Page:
The Euro 2024 Qualifying Group Stage concluded on Tuesday, with all eyes now on the play-offs for the teams who failed to finish in the top two in their sections.
Some teams were already assured of a play-off place due to their 2022/23 Nations League performances, while others finished third in their respective groups, with three remaining places up for grabs when the final qualifying stage begins.
There are three play-off paths, with one nation from each assured a place at the finals next summer.
The four best-ranked sides from each of the Nations League groups A, B and C in the group stage, who did not achieve automatic qualification, go into the play-offs.
This means teams should only play teams of a similar level to themselves as the draws are based on Nations League ranking, to give a fairer playing field to smaller sides.
Although that has not quite worked out as only two teams from League A needed a play-off - Poland and Wales.
This means that Estonia, the best-ranked winner of a Nations League D group, have been promoted to path A to fill one spot, while a draw that took place on November 23rd decided randomly that Finland - one of the best-ranked sides in League B alongside Ukraine and Iceland - would go into Path A as well.
The ranking system is based predominantly on Nations League performance, which is the explanation as to why Estonia were picked ahead of fellow League D winners Latvia for the play-offs, despite taking two fewer points in their group stage games.
With four teams now in each path, a one-legged semi-final will be followed by a final in each section, meaning one side Paths A, B and C will all progress.
The semi-finals are set to take place on the 21st March 2024 with just a five-day turnaround before the final of each path on 26th March 2024.
Euro 2024 Play-off matches are likely to be played at 19:45 GMT.
As the best performing sides in their respective sections, Wales, Poland, Bosnia, Israel, Georgia and Greece will all play host in the semi-finals.
The home team for the finals were picked via a random draw on November 23rd, where it was decided that the winners of Wales v Finland, Bosnia vs Ukraine and Georgia vs Luxembourg would host the finals of their respective paths.
A mixture of broadcasters will show the matches, with Viaplay and Sky most likely to showcase the ties with S4C and BBC set to provide coverage for Wales’ fixture.
Poland: The Eagles finished third in Group E, somewhat disappointingly behind Albania and Czech Republic.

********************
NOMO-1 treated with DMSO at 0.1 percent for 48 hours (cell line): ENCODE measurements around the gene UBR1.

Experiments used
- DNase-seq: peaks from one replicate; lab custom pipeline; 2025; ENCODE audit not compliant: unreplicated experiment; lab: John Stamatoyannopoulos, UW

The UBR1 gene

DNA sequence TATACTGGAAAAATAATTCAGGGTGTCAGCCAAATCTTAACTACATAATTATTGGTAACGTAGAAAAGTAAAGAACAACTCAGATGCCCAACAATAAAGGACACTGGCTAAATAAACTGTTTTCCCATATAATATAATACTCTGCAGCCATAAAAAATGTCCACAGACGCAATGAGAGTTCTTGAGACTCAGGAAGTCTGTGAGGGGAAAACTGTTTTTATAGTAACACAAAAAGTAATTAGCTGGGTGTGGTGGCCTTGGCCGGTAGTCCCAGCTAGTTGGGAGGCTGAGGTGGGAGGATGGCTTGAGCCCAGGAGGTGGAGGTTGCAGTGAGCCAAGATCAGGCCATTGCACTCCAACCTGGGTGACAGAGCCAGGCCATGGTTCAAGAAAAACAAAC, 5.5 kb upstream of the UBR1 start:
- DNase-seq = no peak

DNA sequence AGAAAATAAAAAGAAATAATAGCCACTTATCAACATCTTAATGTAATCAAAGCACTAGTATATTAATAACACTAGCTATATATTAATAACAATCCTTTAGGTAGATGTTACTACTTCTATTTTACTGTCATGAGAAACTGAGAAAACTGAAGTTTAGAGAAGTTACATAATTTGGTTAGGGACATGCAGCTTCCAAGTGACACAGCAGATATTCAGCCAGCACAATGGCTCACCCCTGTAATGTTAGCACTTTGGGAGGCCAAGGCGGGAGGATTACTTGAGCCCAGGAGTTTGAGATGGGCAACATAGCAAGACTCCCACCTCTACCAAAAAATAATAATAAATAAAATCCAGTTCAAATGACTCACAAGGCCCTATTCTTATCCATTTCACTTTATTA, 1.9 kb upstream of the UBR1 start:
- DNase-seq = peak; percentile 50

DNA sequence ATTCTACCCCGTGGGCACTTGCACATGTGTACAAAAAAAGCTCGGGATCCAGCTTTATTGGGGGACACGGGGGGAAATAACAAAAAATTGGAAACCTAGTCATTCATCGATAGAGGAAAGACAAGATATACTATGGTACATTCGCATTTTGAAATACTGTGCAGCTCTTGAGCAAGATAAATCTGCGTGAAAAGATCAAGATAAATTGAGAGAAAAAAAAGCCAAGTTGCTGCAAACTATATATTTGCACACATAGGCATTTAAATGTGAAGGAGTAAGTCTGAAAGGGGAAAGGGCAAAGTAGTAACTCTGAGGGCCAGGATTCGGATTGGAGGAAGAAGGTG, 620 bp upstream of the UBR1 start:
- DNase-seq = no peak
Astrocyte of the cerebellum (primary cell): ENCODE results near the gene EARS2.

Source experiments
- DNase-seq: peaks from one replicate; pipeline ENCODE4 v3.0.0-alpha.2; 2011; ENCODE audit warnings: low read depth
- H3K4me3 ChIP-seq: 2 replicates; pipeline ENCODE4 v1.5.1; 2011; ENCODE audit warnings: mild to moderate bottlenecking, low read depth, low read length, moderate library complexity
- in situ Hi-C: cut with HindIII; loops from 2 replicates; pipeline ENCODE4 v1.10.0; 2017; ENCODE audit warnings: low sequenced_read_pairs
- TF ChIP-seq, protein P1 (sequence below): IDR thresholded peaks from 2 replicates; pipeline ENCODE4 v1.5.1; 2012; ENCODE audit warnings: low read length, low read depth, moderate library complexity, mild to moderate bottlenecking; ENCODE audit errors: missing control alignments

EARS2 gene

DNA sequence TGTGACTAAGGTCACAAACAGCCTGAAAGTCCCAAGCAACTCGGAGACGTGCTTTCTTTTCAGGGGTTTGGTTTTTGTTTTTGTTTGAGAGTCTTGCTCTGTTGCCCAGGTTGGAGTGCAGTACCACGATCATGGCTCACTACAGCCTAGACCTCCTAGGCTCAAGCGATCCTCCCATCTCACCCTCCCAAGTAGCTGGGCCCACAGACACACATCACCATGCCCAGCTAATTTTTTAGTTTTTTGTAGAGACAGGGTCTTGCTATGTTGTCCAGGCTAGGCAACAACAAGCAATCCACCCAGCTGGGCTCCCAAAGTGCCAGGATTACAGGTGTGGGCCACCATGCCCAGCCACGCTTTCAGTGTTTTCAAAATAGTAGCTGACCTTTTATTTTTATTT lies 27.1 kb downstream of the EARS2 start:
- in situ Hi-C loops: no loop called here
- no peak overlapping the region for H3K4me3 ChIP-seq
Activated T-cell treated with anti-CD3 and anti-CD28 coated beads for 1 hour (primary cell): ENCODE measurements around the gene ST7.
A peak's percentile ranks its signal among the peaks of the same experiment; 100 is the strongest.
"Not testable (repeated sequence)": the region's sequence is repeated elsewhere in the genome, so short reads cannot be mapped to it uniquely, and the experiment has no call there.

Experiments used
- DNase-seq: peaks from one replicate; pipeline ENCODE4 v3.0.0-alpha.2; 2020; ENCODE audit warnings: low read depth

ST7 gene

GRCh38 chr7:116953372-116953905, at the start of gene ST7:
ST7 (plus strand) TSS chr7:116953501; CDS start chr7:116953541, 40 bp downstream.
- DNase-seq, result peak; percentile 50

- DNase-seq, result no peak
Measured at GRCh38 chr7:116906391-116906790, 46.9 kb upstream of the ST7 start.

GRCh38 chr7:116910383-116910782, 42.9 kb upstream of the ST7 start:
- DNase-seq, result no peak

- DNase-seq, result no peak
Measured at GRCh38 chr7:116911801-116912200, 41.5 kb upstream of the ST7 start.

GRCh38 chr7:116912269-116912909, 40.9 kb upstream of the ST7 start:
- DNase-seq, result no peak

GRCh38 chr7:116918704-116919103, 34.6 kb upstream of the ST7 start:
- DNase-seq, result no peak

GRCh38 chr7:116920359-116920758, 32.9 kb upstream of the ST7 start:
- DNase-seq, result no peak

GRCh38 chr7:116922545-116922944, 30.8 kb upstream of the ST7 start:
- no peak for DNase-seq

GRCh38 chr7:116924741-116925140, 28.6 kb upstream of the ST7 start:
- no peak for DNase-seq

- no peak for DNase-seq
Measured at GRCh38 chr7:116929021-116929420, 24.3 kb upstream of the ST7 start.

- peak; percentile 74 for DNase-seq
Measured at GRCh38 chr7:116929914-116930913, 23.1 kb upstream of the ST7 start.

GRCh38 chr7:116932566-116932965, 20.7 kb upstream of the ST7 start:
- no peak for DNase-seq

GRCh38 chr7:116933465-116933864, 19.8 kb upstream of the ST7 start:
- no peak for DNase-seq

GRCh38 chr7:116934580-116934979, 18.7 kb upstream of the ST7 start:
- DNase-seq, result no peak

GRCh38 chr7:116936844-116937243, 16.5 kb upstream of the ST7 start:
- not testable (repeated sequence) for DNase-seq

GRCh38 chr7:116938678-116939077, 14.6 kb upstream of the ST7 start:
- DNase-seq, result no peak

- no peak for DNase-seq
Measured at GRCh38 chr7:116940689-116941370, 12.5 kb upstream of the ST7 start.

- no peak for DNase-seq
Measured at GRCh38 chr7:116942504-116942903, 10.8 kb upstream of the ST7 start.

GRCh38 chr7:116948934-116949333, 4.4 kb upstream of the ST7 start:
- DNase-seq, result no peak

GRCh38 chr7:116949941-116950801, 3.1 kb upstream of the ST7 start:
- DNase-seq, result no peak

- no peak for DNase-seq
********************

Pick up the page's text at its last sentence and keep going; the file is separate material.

Wales: The Dragons needed a miracle to qualify from Group D on the final matchday, but could only manage a 1-1 draw with Turkey, so had to settle for third and a play-off place.
Estonia: Despite only taking one point in the group stage, Estonia achieved a play-off place through a combination of their Nations League performance and a need for an extra team in Path A.
Finland: The Finns finished third in Group H which secured their play-off spot. However, due to too many sides from League A qualifying automatically, Finland were promoted to path A for the play-offs via a random draw.
Israel: The Skyblue and Whites finished third in Group I, behind shock section-winners Romania and Switzerland.
Bosnia and Herzegovina: Savo Milošević’s side could only manage fifth in Group J, but secured a place in Path B due to winning Nations League Group B3 earlier in the year..
Iceland: The stars of the 2016 Euros have underperformed since, but still managed to secure a play-off place after finishing second in their Nations League group, despite not winning a match.
Ukraine: Despite playing their home matches at neutral venues, Ukraine only missed out on automatic qualification on their head-to-head record with Italy. They were drawn to remain in Path B, alongside Iceland, as Finland were promoted to Path A.
Georgia: The side led by star player Khvicha Kvaratskhelia finished fourth in Group A, but qualified having won their Nations League group while going unbeaten.
Luxembourg: The small nation were close to securing automatic qualification, but just missed out, meaning they head into the play-offs after finishing second in their Nations League group to Turkey, who have already qualified for the finals.
Greece: Gus Poyet’s side held their own in a group with France and the Netherlands, finishing a respectable third.
Kazakhstan: The small nation were in with a chance of automatic qualification until the final two games, which was a great achievement, and they will be hoping to carry that momentum into the play-offs, in which their place was guaranteed following their Nations League Group C3 win.
21st March: Semi-finals
Poland vs Estonia
Wales vs Finland
21st March: Semi-finals
Israel vs Iceland
Bosnia vs Ukraine
21st March: Semi-finals
Georgia vs Luxembourg
Greece vs Kazakhstan